Key players: No kicker has been more valuable over the last four years than Leigh Halfpenny, who seems to be able to knock over penalties and conversions from anywhere in the opposition half, and occasionally his own. Given Wales' reliance on penalties, he is vital to the team, with his ability under the high ball also very handy. Alongside Halfpenny in the back three, George North provides the real cutting edge in the Wales backline, provided he has recovered from the speight of concussions that kept him out of the second half of the season.

Up front Samson Lee's fitness could be decisive in Wales' hopes of reaching the knock-out stages. Currently their only international-quality tighthead is recovering from a torn Achilles. It will be tough for him to be at his best for the pool stages, but if he is, he could give Wales the platform they so desperately need to beat England or Australia. If he weren't to make it, Tomas Francis will have a major part to play, having performed relatively well for Exeter this season and on debut against Ireland, particularly in the set-piece.

Profile: One of rugby's heartlands, Wales have undergone a renaissance of sorts in recent years after a long fallow period in the 80s and 90s. A young generation of players exceeded expectations four years ago, but arrive in 2015 with plenty of experience under their belts.

They don't have the dashing flair of the famous team of the 70s, not least because Warren Gatland's game plan doesn't lend itself to flowing back moves. Instead, Wales can put out a team of giant backs and athletic forwards as they try to batter sides into submission, relying on superior fitness to make the difference. It's been relatively successful against northern hemisphere opposition, but against the big three down south, Wales have been appalling in the last eight years, with a run of ten straight losses to the Wallabies. Despite a win over South Africa last November, there is a feeling that Wales' rugby by numbers game comes up short against the very best teams, and the question will be whether Gatland can come up with an alternative.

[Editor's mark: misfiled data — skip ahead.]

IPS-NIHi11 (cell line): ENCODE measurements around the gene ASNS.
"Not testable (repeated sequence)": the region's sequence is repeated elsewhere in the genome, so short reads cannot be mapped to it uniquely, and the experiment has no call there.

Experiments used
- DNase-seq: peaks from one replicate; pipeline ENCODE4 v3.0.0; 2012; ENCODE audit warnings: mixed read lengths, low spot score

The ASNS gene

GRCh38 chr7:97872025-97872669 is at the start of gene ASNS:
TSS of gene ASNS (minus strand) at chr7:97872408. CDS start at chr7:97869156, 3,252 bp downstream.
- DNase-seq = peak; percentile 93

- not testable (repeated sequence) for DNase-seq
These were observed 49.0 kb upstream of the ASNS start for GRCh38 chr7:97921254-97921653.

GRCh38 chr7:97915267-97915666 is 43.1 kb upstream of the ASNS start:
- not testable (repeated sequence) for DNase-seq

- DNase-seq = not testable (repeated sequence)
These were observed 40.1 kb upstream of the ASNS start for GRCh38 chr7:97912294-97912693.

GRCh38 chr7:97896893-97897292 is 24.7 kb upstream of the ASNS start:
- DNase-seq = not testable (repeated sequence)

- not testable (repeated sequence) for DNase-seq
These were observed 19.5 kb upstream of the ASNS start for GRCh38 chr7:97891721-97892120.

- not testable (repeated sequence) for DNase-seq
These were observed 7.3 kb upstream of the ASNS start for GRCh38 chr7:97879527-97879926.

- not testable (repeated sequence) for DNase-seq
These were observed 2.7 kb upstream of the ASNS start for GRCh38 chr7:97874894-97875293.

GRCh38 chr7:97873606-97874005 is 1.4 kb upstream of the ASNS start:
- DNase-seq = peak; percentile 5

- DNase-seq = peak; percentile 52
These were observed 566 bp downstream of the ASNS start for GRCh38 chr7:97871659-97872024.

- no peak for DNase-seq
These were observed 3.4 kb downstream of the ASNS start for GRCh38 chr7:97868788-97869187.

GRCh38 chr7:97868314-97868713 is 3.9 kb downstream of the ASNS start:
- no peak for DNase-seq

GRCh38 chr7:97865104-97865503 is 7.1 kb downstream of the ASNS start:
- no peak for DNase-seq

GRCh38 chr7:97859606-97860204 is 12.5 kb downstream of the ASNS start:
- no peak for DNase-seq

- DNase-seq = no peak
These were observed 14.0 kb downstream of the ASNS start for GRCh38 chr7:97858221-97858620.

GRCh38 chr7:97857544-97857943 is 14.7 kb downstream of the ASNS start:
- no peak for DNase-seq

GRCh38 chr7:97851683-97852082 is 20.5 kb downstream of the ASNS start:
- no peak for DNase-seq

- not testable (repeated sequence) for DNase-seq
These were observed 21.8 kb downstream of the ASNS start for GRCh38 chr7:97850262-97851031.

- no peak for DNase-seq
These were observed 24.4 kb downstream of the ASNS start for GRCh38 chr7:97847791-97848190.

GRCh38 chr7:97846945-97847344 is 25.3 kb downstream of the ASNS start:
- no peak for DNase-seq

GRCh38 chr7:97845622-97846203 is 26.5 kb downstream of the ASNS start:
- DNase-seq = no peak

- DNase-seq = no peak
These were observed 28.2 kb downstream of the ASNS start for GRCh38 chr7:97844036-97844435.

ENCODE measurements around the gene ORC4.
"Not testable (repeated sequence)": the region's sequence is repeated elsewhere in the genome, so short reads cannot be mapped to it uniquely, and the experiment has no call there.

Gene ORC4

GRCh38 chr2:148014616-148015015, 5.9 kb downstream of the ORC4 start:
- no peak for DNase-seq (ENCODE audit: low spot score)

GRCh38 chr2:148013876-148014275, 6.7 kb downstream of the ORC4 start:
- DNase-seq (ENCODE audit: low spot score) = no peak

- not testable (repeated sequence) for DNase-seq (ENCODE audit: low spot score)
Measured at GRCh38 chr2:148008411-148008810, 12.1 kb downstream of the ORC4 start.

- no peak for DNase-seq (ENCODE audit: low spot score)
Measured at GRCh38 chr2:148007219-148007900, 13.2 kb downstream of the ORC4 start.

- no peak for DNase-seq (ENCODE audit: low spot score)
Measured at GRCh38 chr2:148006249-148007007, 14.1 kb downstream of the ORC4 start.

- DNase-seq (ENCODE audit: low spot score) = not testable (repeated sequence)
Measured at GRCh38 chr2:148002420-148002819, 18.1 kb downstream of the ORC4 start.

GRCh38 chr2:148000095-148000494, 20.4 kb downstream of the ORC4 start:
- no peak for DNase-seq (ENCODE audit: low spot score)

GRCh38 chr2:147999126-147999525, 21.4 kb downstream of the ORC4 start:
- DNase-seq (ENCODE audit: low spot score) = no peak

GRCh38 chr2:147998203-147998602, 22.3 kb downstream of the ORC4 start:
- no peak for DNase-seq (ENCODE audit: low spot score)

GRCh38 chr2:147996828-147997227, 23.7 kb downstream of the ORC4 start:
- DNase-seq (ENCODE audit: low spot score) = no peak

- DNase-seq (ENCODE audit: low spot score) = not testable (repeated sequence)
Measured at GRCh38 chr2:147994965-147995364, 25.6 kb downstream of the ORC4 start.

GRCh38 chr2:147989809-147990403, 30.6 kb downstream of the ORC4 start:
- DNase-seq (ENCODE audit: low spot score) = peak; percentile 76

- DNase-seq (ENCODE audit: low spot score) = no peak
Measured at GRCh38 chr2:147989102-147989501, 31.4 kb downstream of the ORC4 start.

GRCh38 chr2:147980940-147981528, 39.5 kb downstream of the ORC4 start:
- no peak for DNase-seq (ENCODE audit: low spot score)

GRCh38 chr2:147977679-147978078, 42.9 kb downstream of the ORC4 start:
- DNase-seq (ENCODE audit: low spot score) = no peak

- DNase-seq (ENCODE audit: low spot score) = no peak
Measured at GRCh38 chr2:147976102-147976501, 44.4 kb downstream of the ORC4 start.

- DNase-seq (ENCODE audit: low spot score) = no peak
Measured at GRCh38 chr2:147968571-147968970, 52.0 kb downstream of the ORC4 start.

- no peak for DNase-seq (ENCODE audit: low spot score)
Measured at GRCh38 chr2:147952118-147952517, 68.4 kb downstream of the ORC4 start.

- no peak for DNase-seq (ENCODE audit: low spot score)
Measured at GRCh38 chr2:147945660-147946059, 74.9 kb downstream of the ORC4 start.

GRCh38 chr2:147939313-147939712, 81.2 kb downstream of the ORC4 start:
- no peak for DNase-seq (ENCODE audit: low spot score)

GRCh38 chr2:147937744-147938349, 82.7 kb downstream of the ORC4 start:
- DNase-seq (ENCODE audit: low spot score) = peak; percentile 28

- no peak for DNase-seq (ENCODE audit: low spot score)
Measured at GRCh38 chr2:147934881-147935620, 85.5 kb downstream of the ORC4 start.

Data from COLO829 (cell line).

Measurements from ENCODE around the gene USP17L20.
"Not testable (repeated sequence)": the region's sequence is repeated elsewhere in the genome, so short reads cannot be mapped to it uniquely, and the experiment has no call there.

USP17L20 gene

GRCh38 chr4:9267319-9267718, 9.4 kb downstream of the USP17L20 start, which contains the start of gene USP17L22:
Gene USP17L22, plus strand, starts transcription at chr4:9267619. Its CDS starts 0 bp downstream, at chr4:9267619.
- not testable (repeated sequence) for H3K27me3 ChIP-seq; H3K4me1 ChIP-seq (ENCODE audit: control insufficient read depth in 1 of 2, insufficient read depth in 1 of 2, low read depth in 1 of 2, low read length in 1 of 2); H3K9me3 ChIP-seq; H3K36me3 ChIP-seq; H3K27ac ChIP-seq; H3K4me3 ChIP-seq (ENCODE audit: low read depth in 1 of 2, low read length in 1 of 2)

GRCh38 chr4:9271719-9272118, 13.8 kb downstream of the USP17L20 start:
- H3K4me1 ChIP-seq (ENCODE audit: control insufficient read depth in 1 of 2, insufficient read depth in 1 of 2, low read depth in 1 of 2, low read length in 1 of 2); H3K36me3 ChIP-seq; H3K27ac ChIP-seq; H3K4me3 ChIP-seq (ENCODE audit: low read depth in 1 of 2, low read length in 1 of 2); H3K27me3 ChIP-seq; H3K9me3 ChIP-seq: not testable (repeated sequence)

He has relied on an excellent scrum in recent years, which might not be available on this occasion with Adam Jones retired and Gethin Jenkins not the force of old. In contrast, the lineout seems to have improved, after years of being a weak link, while Leigh Halfpenny and Dan Biggar offer two very reliable kicking options. 

There doesn't seem to be the same strength in depth as some of the very top sides however, and a poor record against Pacific Island teams is a concern with a potential banana skin match-up with Fiji coming between clashes with England and Australia.

Samson Lee's presence will be key up front, while the loss of Jonathan Davies to a torn ACL hurts in the backs. However in Scott Williams, Wales have a very capable back-up. The run of close losses to Australia will likely have to come to an end though if Wales are to progress to the knock-out stages.

Prospects in 2015: The toughest group of the lot with England and Australia providing a huge challenge. Wales can beat either on their day, but their woeful record against Australia, combined with a tough trip to Twickenham, might just see them go home in the pool stages.


20 Sep – 14:30: v Uruguay, Cardiff

26 Sep – 20:00: v England, Twickenham

1 Oct – 16:45 v Fiji, Cardiff

10 Oct – 16:45 v Australia, Twickenham